Since then, a small team of volunteers have sought to prolong the life of the building.

Owner Nicholas Gold

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Nicholas Gold bought the lighthouse in mid-2013

“The whole point was the lighthouse had been such a celebrated landmark over so many years since the 18th Century,” he said. “It would be a wasted opportunity to leave it unkempt and sad in its final years.

“We did a deal. The headline price was £2,000 but I had a capital commitment to sort out the taking down and removal of it. I won’t get any change from a six-figure sum.”

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Mr Gold previously worked as a financial adviser in London and has always had a passion for buying “one-off buildings”. They include a redundant church and a former US spy station.

The lighthouse “seemed to fold naturally into the family,” he said.

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England’s lighthouses

View from the top of Orfordness Lighthouse in 2018 and looking down from the spiral staircase towards the

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The view from the top of Orfordness Lighthouse in 2018 towards Aldeburgh and looking down from the spiral staircase towards the “sectored light” landing. Charts would show mariners the sea marked into coloured sectors. Green was safe, white “heading into danger” and red meant you were about to run aground

  • England is home to more than 130 lighthouses
  • The first to be built on rock in the open sea was Winstanley’s Tower in 1698, off Plymouth
  • The 19m (62ft) Dover Pharos was built by the Romans in about 50AD and was still in use when William the Conqueror arrived in 1066
  • The last manned lighthouse closed in 1998 at North Foreland in Kent

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Orfordness Lighthouse

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The site is closed to visitors and members of the public have been told to stay away while the deconstruction work takes place

Volunteers from the lighthouse trust must now “deconstruct” the building while there is enough shingle beach left for a crane to come and lift its 14-tonne cap and lantern room – or they will be lost forever.

The team will then collapse the walls inside the lighthouse so that the brickwork does not spill across the shingle beach.

Work is also under way to save as many of the building’s original features as possible, along with its bespoke curved furniture.

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Aerial view of Orfordness Lighthouse taken in 1951 from Historic England Britain from Above archiveImage copyright
Historic England

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The lighthouse in 1951, just over a decade before it became one of the first remote-controlled lighthouses in the British Isles

While the lighthouse is owned by Mr Gold, the National Trust owns the surrounding Ness, an area with its own place in history as a site for ballistic weapons, radar and atomic research.

But from its point of view, taking on the preservation of the lighthouse would have been too costly.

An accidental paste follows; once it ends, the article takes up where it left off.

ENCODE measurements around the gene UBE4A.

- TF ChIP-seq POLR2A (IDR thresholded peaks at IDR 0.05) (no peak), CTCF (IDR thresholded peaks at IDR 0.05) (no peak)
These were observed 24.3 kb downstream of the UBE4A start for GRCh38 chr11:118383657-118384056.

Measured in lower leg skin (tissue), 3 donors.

Painting Orfordness Lighthouse by William Daniell from his 1822 series A Voyage Round Great BritainImage copyright
Alamy

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Orfordness lighthouse has attracted artists for more than two centuries. Landscape and marine painter William Daniell featured it in his 1820s series A Voyage Round Great Britain

Nick Collinson, its general manager for the Suffolk and Essex Coast, said the disappearance of the lighthouse was in keeping with the longer life and history of the Ness.

“Orfordness Lighthouse has been an iconic landmark on this stretch of Suffolk’s coastline for centuries, and we are saddened to see it lost,” he said.

“Sitting on such a dynamic shingle spit, constantly changed by the sea, man’s presence here can often feel ephemeral.”

Painting of Orfordness Lighthouse by artist Rebecca PymarImage copyright
Rebecca Pymar

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“I find Orford Ness hauntingly beautiful,” said Norfolk-based illustrator Rebecca Pymar. “The Ness is home to fragile and endangered habitats and species which is mirrored by the lighthouses’ own fragility as it makes its sad decline into the sea. It will be missed.”

The lighthouse trust hopes to sell off its “local bricks in wonderful condition” to help raise funds to recreate a likeness of its top third more than a mile inland, featuring as many of the original elements as possible.

The nature reserve on which the lighthouse stands is currently closed to the public.

Map showing where a tribute to the lighthouse will be built closer to the village of OfordImage copyright
Google

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The Orfordness Lighthouse Trust hopes it will be possible to construct a tribute to the lighthouse, featuring a number of original features, at a new location nearly 1.5 miles (2.4km) from the sea

“The lighthouse itself is an emotional thing, certainly for the people of Orford who’ve lived with it on their horizon for generations,” said Mr Gold.

“It’s Orford’s equivalent of the Taj Mahal.”